If you learn all the Thai words in this dictionary you’ll be able to converse on, as well as read about, just about any topic.
Although illustrated, this is not a children’s dictionary. This is a serious reference work. There is a special children’s edition though and if you are helping a young child to become bilingual this would be a great asset.
The Oxford Picture Dictionary also comes with added features such as CDs and an activity book, but these are mostly for the English learner. It sells for about $15 on Amazon and can be purchased in Thailand.
Intermediate Students of Thai…
There is a group of bilingual books to help Thai students to learn English that are inexpensive and are available throughout the country. They are called สองภาษา sǒng paa-sǎa “Two Language” Books or ไทย-อังกฤษ Thai-English Books. They are written for various levels, and range from just beginning reading, alphabet books (กุ๊กไก่ gúk gài), to Aesop’s Fables (อีสป ee sop) to quite advanced fairy tales, and non-fiction. Often, the places you will find them are on the discount book tables in most shopping malls. I just bought a complete series of Hans Christian Andersen Fairy Tales for 29 baht each. I also bought a series of books, each one about a different group of animals, Fish, reptiles, Amphibians, etc.
You might think that these books are for children, and you might be right, except that in some of the books the vocabulary that you will be learning can be quite advanced. Here are a few examples of vocabulary words new to me in the books that I just bought.
Low intermediate level, animal books:
เต่าคืออะไร /dtào keu à~rai/ – What is a Turtle?
กระดอง /grà~dong/ – the shell of a turtle or a crab, also the bone of a cuttlefish
จำพวก /jam-pûak/ – group, category (family of animals)
แหล่งที่อยู่อาศัย /làeng têe-yòo aa-sǎI/ – habitat
High intermediate level – Hans Christian Andersen’s Fairytales:
ไนติงเกล – The Nightingale
พสกนิกร /pá-sòk-gà-ní-gon/ – inhabitants, subjects of the king
วิจิตร /wí-jìt/ – exquisite, fine
ไพเราะ /pai-rór/ – sweet (sounding)
ยโส /yá-sǒh/ – arrogant
As you can see, these are not exactly children’s words. Whichever level you choose, most of us Thai learners will learn lots of new and useful vocabulary.
Advanced students of Thai…
The I Get English magazine is great for Thais studying English. There are bilingual articles on travel (London), history (Ancient Greece), and biography (Steven Spielberg). There are simple bilingual dialogs of everyday activities (Ordering a hamburger), translated dialogs from the latest movies (The Hurt Locker), and grammar discussions (adverbs). All of these are really helpful for the Thai studying English. And, are a treasure house of good stuff for someone trying to learn to read Thai.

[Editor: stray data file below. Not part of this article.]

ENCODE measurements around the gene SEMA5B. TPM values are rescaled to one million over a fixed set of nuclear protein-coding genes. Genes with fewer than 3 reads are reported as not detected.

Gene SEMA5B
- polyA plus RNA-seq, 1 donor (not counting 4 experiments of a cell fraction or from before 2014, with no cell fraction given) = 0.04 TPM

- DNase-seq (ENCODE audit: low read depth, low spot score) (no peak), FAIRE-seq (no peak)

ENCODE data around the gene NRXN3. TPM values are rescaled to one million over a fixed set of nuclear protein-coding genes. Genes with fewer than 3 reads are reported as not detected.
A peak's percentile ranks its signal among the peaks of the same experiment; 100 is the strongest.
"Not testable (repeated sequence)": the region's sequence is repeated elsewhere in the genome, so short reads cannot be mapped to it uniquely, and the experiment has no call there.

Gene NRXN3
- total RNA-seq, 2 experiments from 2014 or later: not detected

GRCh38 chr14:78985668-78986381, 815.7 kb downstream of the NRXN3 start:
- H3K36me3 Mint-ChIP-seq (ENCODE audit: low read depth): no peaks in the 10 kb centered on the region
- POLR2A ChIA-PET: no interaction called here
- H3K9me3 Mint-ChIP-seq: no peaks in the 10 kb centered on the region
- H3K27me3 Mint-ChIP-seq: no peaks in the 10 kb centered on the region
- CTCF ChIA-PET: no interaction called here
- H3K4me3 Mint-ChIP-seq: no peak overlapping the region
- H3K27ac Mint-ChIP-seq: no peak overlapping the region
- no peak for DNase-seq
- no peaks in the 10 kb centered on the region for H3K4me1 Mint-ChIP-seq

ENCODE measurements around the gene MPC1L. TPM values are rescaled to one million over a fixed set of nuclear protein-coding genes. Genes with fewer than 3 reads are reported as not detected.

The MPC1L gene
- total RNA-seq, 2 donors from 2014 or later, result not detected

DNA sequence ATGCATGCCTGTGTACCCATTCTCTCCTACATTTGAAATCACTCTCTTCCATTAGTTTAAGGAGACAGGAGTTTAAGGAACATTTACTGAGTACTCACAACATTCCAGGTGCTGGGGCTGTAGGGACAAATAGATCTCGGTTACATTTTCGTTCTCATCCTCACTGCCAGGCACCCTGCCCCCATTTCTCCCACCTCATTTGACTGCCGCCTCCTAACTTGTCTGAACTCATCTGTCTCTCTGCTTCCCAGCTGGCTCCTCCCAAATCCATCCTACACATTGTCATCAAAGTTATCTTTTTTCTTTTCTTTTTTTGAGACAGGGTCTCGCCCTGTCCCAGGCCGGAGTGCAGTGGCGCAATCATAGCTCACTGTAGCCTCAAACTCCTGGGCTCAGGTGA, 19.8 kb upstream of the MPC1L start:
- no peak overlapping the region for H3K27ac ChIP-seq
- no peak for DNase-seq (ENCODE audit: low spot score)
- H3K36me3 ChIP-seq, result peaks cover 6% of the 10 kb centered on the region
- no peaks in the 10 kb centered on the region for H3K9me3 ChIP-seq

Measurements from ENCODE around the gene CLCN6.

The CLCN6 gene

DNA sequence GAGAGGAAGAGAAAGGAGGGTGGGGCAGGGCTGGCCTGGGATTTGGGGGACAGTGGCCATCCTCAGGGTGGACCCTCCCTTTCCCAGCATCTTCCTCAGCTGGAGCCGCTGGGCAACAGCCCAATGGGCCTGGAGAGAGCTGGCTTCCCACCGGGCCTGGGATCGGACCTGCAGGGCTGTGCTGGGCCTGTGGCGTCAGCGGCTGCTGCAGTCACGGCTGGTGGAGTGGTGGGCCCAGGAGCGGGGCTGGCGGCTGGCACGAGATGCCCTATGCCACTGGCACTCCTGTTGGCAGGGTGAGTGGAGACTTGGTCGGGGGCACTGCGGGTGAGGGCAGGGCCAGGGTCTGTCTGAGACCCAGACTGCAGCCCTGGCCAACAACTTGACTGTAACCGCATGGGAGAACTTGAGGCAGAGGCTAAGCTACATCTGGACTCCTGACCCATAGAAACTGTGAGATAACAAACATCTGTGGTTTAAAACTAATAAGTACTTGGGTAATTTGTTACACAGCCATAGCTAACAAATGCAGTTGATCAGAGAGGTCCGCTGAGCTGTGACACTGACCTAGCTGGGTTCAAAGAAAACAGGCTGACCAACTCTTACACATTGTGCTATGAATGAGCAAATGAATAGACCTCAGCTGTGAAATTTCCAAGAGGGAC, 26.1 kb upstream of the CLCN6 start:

Each issue costs 50 baht and can be found at most good news stands, although they sell out quickly. Do a Google search and you can find sites selling all the back issues (28 at this writing). It would be a good library to have.
How to use these materials…
These steps work with any level of bilingual/Rosetta Stone Methodology type material, from individual words, to sentences, to paragraphs. Here is what I do.
- I read the English first. Now I already know what’s going on.
- Then I make an attempt at reading the Thai, scanning.
- I try to match up the Thai words I don’t know with the English words.
- If I can’t figure them out I get out the handy dictionary.
- After learning all the new vocabulary, I reread the section until I understand it all, which should be pretty easy since I have the English reference right there.
- After I have a good grasp of the reading section I will read it aloud.
- I continue reading aloud until I feel that the words and sentences flow freely. Even if you don’t have someone listening and correcting you, which is always a good idea, you will get a feeling if you are getting the tones and the cadence right or not. I am not sure why that is so but I think that “magic” has something to do with it.
- Every so often I come back to a book or a section that I have finished and do it all again. Practice really does make a difference.